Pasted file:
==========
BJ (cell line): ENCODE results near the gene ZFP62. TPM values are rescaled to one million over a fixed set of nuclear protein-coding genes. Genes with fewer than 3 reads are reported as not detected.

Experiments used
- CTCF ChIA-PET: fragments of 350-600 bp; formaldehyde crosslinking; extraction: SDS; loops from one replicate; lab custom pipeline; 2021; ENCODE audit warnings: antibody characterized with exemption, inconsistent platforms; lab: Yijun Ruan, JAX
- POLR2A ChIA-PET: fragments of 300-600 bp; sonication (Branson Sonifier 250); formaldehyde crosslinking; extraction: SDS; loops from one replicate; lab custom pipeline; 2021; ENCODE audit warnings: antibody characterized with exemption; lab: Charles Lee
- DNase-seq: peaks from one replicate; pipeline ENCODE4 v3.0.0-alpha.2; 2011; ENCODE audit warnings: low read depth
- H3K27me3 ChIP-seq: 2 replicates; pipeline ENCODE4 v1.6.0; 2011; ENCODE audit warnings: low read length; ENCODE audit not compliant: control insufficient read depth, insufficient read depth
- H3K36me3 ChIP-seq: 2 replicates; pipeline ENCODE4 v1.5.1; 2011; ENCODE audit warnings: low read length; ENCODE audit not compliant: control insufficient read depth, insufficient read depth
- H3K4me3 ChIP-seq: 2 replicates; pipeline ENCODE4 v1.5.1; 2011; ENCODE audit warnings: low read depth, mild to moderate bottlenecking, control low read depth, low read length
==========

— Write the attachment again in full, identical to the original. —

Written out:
BJ (cell line): ENCODE results near the gene ZFP62. TPM values are rescaled to one million over a fixed set of nuclear protein-coding genes. Genes with fewer than 3 reads are reported as not detected.

Experiments used
- CTCF ChIA-PET: fragments of 350-600 bp; formaldehyde crosslinking; extraction: SDS; loops from one replicate; lab custom pipeline; 2021; ENCODE audit warnings: antibody characterized with exemption, inconsistent platforms; lab: Yijun Ruan, JAX
- POLR2A ChIA-PET: fragments of 300-600 bp; sonication (Branson Sonifier 250); formaldehyde crosslinking; extraction: SDS; loops from one replicate; lab custom pipeline; 2021; ENCODE audit warnings: antibody characterized with exemption; lab: Charles Lee
- DNase-seq: peaks from one replicate; pipeline ENCODE4 v3.0.0-alpha.2; 2011; ENCODE audit warnings: low read depth
- H3K27me3 ChIP-seq: 2 replicates; pipeline ENCODE4 v1.6.0; 2011; ENCODE audit warnings: low read length; ENCODE audit not compliant: control insufficient read depth, insufficient read depth
- H3K36me3 ChIP-seq: 2 replicates; pipeline ENCODE4 v1.5.1; 2011; ENCODE audit warnings: low read length; ENCODE audit not compliant: control insufficient read depth, insufficient read depth
- H3K4me3 ChIP-seq: 2 replicates; pipeline ENCODE4 v1.5.1; 2011; ENCODE audit warnings: low read depth, mild to moderate bottlenecking, control low read depth, low read length